Robert (gurdonark) wrote,
Robert
gurdonark

save my life I'm going down for the last time

"I understand about indecision.
I don't care if I get behind.
People living in competition--
All I want is to have some peace of mind"--old Boston song





This morning featured hobby fun, a poignant church service, and introducing my nephew to the joy which is pho ga', a *real* chicken soup for the soul.


The afternoon featured a walk of well-pleased dogs around the pond, NCAA basketball on television, and a delay at a sandwich chain store called Schlotzsky's, which caused my poor sister to have to make the nephew exchange at Mt. Vernon rather than Mount Pleasant. We talked of hawks and cars and
the future.

The truck stop at Mt. Vernon sold me a CD called "hot guitar licks", which, despite its daisy-sue-got-single CD cover, proved not to be riffs by people named Ygnwie, but instead a survey of mainstream FM radio classics from the era 1972--1978. I sang along from the first lyric of "Rebel Rebel" through the exuberance of Todd Rundgren's wonderful production work on"We're an American Band" to the last stanza of "China Grove". I thought to myself that "peace of mind" is more notable for its Entwhistlish bass than its hot guitar lick, and how kids in my time would have included Patti Smith or Fanny or Head East rather than Pat Benatar if we had been making a populist mixtape. I remembered people doing country-line-dances to "Smoke on the Water" at church camp, and seeing the Edgar Winter Group with Rick Derringer perform "Frankenstein" and "Rock n Roll Hoochie Coo" (and, for that matter, "Free Ride"), through heavy clouds of second-hand cannabis smoke (a novel experience for rather puritanical me) and the sad sight of someone abusing inhalants (particularly sad because my father's med school classmate had just lost their son to a fatal accident during such abuse). I sang every word to "Sweet Home Alabama" except the few I forgot during the Muscle Shoals portion of the lyric, and I wonder, as I sit there, why the CD lacked any Thin Lizzy. In my time, we all explored experimental artists with some fervor, whether Zappa or Partch or the Residents or or Magma or Bill Nelson's Red Noise, but we none of us minded a solid mainstream FM classic from time to time.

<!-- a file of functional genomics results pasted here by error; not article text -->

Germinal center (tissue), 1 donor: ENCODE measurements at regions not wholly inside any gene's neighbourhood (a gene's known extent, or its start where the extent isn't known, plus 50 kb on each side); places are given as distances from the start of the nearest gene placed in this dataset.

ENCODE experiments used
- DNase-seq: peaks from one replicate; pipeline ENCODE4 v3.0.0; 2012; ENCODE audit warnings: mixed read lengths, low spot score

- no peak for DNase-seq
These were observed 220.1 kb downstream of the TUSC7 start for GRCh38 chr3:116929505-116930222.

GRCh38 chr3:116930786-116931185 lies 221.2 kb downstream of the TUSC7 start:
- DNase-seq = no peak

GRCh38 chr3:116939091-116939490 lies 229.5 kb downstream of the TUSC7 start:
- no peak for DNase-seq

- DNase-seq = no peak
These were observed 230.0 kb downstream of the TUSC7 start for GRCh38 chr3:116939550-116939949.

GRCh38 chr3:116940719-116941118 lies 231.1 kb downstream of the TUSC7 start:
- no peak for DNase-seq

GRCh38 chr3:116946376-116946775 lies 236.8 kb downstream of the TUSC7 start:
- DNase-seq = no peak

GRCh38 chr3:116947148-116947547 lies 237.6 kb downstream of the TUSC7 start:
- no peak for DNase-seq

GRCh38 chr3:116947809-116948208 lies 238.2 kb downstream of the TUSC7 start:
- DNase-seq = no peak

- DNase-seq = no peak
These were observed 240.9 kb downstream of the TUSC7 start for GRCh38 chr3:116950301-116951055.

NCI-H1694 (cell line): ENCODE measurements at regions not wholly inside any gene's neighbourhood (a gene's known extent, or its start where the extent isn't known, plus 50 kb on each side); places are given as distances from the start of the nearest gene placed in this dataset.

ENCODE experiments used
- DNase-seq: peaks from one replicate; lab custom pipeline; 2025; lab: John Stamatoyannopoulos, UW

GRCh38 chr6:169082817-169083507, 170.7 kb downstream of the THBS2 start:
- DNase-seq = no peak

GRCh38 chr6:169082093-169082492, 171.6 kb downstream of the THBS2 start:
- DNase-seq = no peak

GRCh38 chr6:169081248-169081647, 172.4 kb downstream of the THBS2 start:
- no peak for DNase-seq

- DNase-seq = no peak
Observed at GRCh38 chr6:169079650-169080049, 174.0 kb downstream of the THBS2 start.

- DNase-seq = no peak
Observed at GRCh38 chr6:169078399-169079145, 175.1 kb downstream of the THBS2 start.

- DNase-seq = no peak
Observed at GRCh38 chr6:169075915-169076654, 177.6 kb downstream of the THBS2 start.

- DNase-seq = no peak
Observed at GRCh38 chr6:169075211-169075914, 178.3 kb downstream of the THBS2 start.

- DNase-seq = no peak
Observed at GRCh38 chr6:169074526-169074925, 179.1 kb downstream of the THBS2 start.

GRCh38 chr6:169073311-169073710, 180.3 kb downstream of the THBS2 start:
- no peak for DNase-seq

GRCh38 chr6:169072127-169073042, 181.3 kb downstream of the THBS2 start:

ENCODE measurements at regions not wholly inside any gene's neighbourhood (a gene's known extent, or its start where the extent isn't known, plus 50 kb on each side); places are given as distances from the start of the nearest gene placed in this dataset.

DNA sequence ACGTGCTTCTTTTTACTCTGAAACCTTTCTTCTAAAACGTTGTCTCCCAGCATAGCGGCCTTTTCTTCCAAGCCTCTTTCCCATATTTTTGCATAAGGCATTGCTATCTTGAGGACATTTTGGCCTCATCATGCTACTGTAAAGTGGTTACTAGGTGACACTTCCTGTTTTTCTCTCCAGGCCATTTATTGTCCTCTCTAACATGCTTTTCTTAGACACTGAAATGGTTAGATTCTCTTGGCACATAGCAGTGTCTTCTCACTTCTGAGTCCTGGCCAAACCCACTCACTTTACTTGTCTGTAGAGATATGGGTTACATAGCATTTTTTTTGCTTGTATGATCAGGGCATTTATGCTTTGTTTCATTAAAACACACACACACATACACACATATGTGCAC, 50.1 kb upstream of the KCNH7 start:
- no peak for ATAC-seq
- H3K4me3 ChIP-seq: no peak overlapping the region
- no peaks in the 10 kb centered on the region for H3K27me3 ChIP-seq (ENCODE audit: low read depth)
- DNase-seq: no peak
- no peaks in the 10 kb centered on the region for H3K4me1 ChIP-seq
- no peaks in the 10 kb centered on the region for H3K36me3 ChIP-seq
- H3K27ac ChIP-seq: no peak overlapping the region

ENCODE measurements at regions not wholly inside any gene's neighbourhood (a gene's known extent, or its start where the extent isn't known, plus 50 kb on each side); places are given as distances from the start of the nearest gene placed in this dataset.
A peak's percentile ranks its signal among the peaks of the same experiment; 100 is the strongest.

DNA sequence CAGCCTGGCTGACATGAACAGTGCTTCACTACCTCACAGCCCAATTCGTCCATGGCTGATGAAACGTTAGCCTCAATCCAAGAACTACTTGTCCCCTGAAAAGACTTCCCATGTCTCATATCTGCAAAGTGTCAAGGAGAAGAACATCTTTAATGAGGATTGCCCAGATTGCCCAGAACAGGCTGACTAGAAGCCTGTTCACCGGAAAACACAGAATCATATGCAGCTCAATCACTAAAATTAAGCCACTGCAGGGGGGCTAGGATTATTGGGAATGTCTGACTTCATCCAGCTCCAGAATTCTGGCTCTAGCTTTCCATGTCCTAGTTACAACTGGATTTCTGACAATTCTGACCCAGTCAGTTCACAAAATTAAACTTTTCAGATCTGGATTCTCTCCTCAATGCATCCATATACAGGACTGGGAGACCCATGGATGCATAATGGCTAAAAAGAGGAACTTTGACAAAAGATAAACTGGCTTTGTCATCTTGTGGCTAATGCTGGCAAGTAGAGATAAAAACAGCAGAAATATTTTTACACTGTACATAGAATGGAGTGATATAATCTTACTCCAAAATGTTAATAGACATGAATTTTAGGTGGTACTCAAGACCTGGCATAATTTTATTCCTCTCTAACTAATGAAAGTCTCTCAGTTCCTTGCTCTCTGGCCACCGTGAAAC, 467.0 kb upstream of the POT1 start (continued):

A good weekend. A busy week ahead.
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